After a dramatic plea by City College’s students and faculty to district trustees, Chancellor Constance Carroll outlined ways the administration plans to support the Radio, TV, Film program though indicated that more class cuts were likely in the fall.
A total of 17 clases were cut in the program and in Digital Journalism this academic year, and 25 per cent of classes planned for the fall have already been cut.
“Classes keep getting cut means it’s a longer process for me and then I’m not going to be able to get a job in the field that I want,” student Crystal Martinez told the San Diego Community College District trustees on April 14.
A day later, Carroll sent a letter to those who had spoken saying a plan could be developed to reduce the number of class cancellations but that more of them would likely occur next fall.
“The first step in this process is to reduce the number of courses in the upcoming fall semester to reduce the potential for cancellations and to ensure that the courses that are offered go forward,” she wrote.
A week later, the dean with oversight of the program pledged to work with its faculty to “save it not kill it.”
The Communication Department, which includes RTVF and Digital Journalism programs, has been struggling to continue its work after years of setbacks. Students were displaced by the remodel of the C Building and have had to work in temporary studios and newsrooms. Electronic equipment worth at least $43,000 was stolen from the department.
City’s former chief broadcast engineer was arrested and faces felony charges in the theft of four video cameras.
At the board meeting, four students spoke highly about the program and its instructors, but lamented the class cancellations which delayed the completion of their coursework necessary for graduation.
“I just want to finish something in my life,” said Martinez.
Adjunct professors Tara-Lynne Pixley and Douglass Mooney also spoke to the board about the impact of the class cuts on students, particularly on minority groups.
The appeal to the board was emotional at times, with Mooney breaking down in tears at the end of his remarks, in which he pleaded that a way e found to save programs like RTVF.
The trustees seemed to react positively to the speakers.
“If it’s that good a program, and it sounds like it is, we should be able to figure out how to promote it better,” said Trustee Peter Zschiesche.
Chancellor Carroll, who after the meeting remarked how impressed she was with the students who spoke, sent a letter to the speakers the next day outlining her findings.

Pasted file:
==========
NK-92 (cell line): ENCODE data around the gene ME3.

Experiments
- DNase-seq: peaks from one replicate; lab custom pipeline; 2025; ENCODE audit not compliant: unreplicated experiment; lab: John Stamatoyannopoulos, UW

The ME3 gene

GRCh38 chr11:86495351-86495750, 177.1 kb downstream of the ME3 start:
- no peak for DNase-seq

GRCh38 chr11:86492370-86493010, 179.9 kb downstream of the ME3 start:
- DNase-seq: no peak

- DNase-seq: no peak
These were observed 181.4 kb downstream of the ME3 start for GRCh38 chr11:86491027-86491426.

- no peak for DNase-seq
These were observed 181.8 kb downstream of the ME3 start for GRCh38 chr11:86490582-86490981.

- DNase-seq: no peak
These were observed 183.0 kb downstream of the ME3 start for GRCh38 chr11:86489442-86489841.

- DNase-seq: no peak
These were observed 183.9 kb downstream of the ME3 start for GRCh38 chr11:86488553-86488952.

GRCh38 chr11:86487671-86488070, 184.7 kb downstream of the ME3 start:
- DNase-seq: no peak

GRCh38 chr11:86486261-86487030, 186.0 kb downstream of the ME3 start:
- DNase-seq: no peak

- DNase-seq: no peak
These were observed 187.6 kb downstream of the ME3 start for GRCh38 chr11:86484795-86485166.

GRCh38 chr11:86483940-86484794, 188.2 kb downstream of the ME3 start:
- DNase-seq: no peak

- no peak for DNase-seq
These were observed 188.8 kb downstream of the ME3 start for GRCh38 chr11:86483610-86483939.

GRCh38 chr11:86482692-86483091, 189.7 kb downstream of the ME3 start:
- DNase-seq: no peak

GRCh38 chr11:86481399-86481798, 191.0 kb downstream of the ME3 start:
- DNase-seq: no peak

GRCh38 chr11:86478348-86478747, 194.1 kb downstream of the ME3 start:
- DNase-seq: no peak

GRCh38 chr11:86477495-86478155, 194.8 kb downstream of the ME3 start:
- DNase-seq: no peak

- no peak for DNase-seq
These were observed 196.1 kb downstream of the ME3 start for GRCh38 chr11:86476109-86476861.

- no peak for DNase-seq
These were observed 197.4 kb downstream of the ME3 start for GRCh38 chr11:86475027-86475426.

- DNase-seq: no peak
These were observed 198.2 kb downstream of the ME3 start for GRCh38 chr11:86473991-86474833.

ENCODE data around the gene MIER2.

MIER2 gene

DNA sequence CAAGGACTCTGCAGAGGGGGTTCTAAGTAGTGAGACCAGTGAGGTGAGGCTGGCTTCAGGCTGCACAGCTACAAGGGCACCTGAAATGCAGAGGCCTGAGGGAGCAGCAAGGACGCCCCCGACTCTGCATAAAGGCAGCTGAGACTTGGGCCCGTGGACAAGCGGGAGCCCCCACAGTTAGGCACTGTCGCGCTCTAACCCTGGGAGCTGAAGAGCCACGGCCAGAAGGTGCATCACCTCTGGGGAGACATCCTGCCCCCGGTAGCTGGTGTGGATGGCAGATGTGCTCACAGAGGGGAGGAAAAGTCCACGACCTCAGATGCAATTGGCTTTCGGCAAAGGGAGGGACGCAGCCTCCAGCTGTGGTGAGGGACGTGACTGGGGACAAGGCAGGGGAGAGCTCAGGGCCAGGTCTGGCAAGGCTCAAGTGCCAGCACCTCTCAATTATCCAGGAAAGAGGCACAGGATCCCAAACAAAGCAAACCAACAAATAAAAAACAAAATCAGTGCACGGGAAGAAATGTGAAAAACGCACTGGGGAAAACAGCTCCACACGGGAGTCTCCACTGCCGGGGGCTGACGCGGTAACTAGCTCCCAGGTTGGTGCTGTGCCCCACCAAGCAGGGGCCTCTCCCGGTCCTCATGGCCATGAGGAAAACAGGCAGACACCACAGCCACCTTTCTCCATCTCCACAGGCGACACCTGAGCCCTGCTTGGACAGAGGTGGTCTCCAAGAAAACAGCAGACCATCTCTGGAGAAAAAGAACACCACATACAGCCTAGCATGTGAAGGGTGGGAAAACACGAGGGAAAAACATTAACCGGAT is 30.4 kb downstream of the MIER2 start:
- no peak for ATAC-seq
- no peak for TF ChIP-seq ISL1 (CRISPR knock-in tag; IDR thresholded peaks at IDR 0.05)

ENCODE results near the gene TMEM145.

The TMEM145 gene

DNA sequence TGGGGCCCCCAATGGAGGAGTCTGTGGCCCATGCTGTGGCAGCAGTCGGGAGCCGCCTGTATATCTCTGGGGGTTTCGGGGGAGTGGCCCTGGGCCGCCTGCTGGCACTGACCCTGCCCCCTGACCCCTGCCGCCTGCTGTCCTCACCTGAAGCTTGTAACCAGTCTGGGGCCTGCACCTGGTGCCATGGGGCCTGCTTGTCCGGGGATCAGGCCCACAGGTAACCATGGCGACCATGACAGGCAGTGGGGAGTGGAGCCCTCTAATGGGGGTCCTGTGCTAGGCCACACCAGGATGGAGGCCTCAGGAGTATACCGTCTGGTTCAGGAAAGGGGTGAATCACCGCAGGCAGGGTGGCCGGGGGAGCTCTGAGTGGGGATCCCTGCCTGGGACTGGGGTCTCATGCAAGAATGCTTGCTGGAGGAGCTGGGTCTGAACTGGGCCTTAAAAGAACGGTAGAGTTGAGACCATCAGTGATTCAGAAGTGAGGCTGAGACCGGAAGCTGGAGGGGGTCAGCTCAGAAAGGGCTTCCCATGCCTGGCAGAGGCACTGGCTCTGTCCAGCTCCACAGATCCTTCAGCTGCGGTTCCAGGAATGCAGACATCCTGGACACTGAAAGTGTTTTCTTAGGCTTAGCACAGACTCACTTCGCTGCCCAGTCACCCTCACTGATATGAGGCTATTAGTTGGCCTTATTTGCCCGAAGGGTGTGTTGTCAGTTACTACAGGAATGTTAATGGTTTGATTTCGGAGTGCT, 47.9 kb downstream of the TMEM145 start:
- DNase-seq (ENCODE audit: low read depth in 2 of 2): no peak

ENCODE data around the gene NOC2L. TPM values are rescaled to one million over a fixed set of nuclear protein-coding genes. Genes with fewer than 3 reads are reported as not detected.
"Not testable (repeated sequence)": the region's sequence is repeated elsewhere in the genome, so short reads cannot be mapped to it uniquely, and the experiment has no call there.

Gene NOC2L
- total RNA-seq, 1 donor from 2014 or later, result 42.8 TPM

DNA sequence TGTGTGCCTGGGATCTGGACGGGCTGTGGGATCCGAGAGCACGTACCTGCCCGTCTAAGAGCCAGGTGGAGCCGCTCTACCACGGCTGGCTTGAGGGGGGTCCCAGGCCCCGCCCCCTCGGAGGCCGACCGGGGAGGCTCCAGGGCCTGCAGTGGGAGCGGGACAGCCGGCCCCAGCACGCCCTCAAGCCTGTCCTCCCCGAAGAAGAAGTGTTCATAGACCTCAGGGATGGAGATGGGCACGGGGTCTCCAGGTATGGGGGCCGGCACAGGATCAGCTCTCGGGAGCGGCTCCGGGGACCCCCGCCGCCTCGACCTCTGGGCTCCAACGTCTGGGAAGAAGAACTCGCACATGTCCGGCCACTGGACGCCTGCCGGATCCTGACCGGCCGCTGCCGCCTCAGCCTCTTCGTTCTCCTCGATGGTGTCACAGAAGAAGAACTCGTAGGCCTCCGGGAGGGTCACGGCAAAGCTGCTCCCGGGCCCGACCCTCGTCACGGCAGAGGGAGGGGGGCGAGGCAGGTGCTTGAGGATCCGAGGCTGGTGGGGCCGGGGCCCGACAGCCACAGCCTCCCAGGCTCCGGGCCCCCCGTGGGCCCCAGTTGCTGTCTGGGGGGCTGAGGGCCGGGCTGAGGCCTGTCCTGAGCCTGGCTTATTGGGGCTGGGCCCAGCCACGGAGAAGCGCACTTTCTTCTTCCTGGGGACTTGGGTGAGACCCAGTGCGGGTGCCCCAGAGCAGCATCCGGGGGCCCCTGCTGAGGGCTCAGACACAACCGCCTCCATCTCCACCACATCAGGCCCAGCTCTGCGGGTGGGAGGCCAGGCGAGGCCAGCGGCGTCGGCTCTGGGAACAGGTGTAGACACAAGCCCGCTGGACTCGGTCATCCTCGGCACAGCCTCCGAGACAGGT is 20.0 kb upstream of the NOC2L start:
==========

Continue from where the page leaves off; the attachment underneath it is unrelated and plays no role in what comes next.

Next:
“The college hopes to see a two-year plan for the program that will make its
class offerings more reliable within the budget and also plan a timely path for students’ program completion,” she wrote.
She said City’s administration had four goals for the program going forward:
Continue efforts to build student enrollment in the program. Better align the number of class sections with the number of student participants. Reduce the number of class section cancellations in a given semester.Ensure students’ ability to complete the program in a timely manner.
The second goal in the list implies that the only solution to the cancellations is to simply not offer certain classes in the first place, rather than give the usual two-week grace period for students to enroll in a class.
City’s administration has been concerned about the department’s enrollment for some time, the chancellor wrote.
“City College leadership has been concerned for a long time regarding the small enrollment in the RTVF program and the fact that the program’s curriculum and schedule of classes have been ‘overbuilt’ over the years,” the chancellor wrote.
Laura Castañeda, the chair of Communication Department, which includes RTVF and Digital Journalism, is still hopeful changes coming to the program will be positive,
“We hope to continue a dialog with the administration over these cuts. We need their support in order to serve our students. To kill or shrink this department when we are barely getting back to normalcy following the remodel of our facility would be a shame,” she said.
Photojournalism professor Pixley met with the Dean of of Arts, Humanities, Communications, and Telecommunications, Trudy Gerald, a week after the board meeting.
“I want to say first that she emphasized her desire to save the program, not kill it,” Pixley said.
“She mostly advised me that we, as faculty, begin a campaign to draw in new students and retain the confidence and engagement of our current students,” she said. “I don’t get the sense that there’s any hope we’ll be able to get lower minimums with enrollments, so we need to focus instead on how to build up the department despite those difficulties.”
One way to potentially increase enrollments in the classes is to cross-promote them in the departments that have related interests, such as Graphic Design, English and Business. She said the dean offered to support those efforts.